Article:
A bill banning school suspensions for students in preschool through fourth grade, allowing them to spend more time in the classroom, was signed into law by Arizona Gov. Doug Ducey.

HB 2123 is designed to prevent early elementary students from receiving school suspensions and implement new disciplinary measures in order to provide a more positive outcome for students and teachers.

Carlos Alfaro, a representative for the nonprofit Stand Up For Children Arizona, said that this is a big step in improving Arizona’s education system.

“When you suspend a student you are pushing them to not like school and not want to be there,” Alfaro said.

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However, there are exceptions to suspending younger students if they are in possession of weapons, drugs or at risk of putting a staff member in danger.

Arizona is not the first state to ban school suspensions for early elementary students. Similar laws have been passed in California, Colorado, Arkansas and Oregon to ban suspensions for early grade levels.

The disciplinary act of suspending young students is seen as outdated and unnecessary by most educators. In 2014, the Department of Health and Human Services and Education recommended that states start limiting suspensions for early elementary grades and preschool. 

“We see that when you push kids out of school they are going to end up not wanting to go back to school, and do not get the benefit of feeling that they are a part of that community at school,” Alfaro said.

Suspending students at a young age can do more harm than good by negatively impacting their future. Children who have behavioral or learning difficulties are more likely to be suspended, and the days they miss cause them to fall further behind in school.

Children of color are also more likely to be suspended from school. In the 2015 to 2016 school year, a study from the U.S. Department of Education’s Civil Rights Data Collection recorded that 72.39% of students suspended in Arizona were students of color.

Seth Aleshire, the Phoenix Elementary School District’s coordinator for student success, is at the forefront of making sure young students within the Phoenix School District are getting the help they need to be successful in the classroom.

“The students who are more likely to be suspended are the ones that we don’t want to be,” Aleshire said.

The new disciplinary measures that are taking place of suspension require an emotional and behavioral approach to help struggling students within the classroom.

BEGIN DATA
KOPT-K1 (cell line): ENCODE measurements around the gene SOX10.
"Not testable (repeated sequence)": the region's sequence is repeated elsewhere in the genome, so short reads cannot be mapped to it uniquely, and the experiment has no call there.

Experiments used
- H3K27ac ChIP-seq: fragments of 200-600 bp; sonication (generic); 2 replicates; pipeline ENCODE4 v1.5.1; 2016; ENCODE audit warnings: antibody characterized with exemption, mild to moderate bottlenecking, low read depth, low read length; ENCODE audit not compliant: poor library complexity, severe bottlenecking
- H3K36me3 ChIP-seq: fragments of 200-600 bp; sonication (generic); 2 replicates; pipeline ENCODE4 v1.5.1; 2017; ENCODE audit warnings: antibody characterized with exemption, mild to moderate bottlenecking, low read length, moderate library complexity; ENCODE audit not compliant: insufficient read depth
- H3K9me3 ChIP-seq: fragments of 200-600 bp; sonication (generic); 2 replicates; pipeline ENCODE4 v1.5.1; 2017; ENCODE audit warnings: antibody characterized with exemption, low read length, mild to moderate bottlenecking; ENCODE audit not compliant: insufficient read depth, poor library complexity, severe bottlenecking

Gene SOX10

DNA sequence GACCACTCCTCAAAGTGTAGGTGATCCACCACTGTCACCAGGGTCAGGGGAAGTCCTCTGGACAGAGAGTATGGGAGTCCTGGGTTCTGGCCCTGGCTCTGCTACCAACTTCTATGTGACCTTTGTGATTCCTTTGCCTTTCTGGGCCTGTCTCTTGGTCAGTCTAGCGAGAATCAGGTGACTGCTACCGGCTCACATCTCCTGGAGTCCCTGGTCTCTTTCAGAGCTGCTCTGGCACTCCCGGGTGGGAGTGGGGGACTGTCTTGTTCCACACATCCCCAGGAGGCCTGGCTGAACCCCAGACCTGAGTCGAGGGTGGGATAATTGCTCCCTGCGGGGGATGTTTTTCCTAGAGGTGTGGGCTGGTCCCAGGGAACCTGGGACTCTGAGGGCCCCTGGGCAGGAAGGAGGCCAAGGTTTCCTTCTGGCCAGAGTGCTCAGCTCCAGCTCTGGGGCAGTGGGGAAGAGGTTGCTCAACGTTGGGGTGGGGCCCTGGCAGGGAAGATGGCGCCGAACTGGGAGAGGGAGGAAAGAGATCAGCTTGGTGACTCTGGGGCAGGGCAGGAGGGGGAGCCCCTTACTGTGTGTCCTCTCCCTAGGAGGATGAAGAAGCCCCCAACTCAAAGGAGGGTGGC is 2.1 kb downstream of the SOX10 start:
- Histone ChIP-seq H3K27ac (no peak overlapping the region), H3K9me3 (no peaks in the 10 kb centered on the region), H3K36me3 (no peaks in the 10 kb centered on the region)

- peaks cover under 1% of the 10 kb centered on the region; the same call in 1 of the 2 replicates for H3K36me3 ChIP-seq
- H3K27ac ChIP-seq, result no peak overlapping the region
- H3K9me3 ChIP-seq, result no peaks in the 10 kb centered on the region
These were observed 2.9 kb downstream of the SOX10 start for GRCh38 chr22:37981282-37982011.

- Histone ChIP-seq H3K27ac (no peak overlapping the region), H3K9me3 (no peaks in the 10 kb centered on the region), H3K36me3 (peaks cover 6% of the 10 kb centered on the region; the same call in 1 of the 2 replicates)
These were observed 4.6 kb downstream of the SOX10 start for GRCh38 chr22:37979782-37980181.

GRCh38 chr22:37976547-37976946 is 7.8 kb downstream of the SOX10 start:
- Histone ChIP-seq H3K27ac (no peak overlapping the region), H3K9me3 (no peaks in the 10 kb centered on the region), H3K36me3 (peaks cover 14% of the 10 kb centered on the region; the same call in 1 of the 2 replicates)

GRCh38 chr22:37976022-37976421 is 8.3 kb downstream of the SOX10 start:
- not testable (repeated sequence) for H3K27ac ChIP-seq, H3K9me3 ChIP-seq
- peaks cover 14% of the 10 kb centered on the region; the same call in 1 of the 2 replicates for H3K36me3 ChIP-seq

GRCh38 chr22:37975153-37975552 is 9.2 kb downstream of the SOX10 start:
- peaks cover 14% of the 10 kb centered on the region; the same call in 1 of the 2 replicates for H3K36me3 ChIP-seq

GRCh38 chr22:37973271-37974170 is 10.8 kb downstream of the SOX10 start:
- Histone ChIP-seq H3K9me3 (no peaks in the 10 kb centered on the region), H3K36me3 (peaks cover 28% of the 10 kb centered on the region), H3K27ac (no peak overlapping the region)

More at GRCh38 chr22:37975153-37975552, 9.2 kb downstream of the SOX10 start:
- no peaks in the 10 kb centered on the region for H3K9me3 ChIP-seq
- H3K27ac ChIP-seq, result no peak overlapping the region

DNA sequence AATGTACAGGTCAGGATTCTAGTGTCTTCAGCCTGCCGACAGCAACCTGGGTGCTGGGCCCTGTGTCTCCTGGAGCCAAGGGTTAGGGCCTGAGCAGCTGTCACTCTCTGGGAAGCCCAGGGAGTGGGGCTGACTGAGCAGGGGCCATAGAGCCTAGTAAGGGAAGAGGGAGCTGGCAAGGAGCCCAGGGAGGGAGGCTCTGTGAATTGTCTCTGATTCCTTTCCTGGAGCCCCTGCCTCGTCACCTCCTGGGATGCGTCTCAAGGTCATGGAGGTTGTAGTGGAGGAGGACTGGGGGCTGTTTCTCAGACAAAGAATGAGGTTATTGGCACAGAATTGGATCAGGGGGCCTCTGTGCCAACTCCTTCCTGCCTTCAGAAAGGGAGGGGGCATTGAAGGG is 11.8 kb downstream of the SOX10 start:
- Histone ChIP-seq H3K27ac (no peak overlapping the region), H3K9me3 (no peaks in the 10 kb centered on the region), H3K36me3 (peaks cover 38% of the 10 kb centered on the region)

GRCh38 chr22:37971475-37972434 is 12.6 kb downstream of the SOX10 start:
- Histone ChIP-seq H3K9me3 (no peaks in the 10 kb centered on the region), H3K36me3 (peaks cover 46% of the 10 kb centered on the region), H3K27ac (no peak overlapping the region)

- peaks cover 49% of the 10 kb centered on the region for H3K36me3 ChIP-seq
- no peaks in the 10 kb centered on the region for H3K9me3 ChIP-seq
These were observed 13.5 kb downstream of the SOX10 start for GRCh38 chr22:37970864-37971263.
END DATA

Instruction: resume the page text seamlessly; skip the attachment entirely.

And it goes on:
The Phoenix Elementary School district uses the process of multi-tiered system of supports (MTSS). The MTSS process is a three-tiered system that combines efforts from educators, counselors and parents. The levels of support for a child increase based on their needs.

“The MTSS groups help us identify students that are having academic or behavioral difficulties and try to have a proactive stance on kids we see with escalating behaviors and provide interventions and support for them,” Aleshire said.

Most of the facilitators in the MTSS groups are teachers or administrators who are trained specialists.

Although the MTSS groups add to a teacher’s workload, their efforts as facilitators do not go unpaid. Part of the law is that the Arizona Department of Education will provide funding for educators to receive the necessary resources and training for dealing with young students’ mental health.

The Phoenix Elementary School teachers who are a part of the MTSS groups receive a stipend, paid professional development and professional release time.

After losing almost a full year of education due to the COVID-19 pandemic, keeping kids in school is imperative after trying to re-acclimate young students to a classroom setting.

“When a kid is not getting the education they need, it takes on a certain importance considering the fact that we all collectively agree we pretty much lost a year,” Aleshire said.

So far the MTSS groups have shown positive impacts for students within the Phoenix School District. The Phoenix Elementary School District’s main goal is to build a positive culture in the schools to create a better learning environment for students and teachers.